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Award-winning suicide prevention app available on Emory iTunes

A free suicide prevention app called ReliefLink is now available on Emory iTunes. The app, which was originally developed in 2013, is designed to help people at risk maintain mental health on a daily basis, and keep barriers to accessing treatment at a minimum.

Nadine Kaslow, PhD, Emory professor of psychiatry and behavioral sciences and president of the American Psychological Association, led the team responsible for developing the ReliefLink app.

ReliefLink helps the user monitor thoughts and moods and develop coping and de-escalation skills, keeps track of medications and appointments, and provides an emergency button that alerts family members, practitioners and 911 during a crisis.

Kaslow says she is very pleased that this app is readily available to the Emory community and believes that since technology is part of so many peoples’ daily lives, it shows great promise as an additional tool in the treatment of severe depression. "It’s like having your practitioner on your shoulder making sure you’re doing okay and sticking to your wellness plan."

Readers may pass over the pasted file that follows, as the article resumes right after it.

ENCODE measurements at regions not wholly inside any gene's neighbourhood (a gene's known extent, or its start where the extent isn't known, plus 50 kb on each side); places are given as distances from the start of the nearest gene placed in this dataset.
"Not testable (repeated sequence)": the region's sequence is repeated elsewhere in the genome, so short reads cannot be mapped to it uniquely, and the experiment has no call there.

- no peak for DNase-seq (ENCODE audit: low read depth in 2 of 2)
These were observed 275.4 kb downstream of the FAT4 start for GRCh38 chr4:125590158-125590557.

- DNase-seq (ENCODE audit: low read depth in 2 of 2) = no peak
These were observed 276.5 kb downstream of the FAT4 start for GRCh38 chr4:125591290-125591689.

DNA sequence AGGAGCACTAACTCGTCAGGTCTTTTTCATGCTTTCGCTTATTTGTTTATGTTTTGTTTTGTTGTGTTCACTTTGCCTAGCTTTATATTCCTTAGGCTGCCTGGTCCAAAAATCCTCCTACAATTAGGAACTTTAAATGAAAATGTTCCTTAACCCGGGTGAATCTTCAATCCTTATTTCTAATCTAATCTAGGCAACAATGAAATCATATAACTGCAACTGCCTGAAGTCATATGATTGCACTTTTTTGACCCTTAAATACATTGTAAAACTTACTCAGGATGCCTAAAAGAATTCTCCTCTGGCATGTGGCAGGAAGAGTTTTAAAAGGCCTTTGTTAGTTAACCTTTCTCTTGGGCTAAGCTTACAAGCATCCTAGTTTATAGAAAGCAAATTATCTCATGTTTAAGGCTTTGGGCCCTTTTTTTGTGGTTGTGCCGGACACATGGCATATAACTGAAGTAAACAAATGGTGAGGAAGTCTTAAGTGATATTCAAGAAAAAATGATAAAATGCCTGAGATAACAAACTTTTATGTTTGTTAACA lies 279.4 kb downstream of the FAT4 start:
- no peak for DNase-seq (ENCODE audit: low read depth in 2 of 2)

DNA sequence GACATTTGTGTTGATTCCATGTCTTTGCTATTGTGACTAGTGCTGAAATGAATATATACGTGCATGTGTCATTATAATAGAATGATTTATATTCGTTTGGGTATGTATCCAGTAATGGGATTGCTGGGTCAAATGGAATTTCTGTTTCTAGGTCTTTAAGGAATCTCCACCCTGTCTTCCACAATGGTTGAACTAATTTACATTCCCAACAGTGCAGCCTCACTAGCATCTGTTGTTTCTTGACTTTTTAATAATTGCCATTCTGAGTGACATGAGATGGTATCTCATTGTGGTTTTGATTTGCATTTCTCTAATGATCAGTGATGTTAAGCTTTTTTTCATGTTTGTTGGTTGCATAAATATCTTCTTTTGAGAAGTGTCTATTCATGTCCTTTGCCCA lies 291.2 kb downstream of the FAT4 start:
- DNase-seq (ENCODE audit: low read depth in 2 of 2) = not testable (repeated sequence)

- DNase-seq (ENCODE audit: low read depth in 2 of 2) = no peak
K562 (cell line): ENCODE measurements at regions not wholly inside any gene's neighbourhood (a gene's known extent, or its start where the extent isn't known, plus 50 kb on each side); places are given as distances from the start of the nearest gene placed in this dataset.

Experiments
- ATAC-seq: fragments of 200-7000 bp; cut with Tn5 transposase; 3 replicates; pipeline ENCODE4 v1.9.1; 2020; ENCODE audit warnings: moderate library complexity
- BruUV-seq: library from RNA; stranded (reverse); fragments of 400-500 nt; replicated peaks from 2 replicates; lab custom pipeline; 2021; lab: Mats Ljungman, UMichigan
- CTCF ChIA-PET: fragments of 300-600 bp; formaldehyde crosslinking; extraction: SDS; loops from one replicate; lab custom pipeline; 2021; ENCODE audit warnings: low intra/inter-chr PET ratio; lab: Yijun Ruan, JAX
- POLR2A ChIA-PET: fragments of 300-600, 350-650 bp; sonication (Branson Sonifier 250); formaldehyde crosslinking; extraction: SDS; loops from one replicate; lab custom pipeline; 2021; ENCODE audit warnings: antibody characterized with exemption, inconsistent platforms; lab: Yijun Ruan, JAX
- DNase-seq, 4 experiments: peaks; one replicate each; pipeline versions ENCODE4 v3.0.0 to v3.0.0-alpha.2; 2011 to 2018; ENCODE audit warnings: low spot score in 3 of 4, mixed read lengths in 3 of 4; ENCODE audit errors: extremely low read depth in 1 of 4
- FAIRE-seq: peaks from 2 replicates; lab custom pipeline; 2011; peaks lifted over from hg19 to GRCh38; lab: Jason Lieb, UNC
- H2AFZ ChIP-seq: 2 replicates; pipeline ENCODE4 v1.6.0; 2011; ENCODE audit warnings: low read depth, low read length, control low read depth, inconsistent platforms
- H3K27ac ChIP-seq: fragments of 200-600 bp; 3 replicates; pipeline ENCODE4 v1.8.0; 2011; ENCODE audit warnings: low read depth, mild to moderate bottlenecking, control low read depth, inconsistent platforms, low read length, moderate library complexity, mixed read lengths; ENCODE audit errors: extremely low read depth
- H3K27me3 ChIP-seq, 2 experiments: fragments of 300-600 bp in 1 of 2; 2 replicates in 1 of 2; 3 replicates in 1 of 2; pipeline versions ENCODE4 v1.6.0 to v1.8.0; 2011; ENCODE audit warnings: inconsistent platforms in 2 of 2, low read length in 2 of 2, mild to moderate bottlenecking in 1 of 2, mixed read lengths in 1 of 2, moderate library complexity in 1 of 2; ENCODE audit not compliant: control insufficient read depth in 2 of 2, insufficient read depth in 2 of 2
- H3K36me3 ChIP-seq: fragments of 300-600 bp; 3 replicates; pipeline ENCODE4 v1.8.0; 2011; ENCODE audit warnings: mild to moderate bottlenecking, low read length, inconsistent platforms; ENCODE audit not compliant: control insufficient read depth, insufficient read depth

The most recent data from the Centers for Disease Control and Prevention (CDC) shows that suicide is one of the top 10 causes of death. Kaslow is confident that this application, combined with appropriate treatment, will ultimately help save lives, and reduce those statistics.

ReliefLink won first prize in the Suicide Prevention: Continuity of Care and Follow-up App Challenge sponsored by SAMHSA (Substance Abuse & Mental Health Services Administration), which was presented to the developers at the White House in 2013.

The ReliefLink development team includes: Stephanie Gantt Johnson, MA, mental health consultant and app team coordinator; Lu Dong, Emory psychology graduate student; Zhe 'Eric' Li, software engineer; Claire Lisco, MA, Georgia State University psychology graduate; and R. Shawn Williams, MFA, president of Williams Consulting, LLC.

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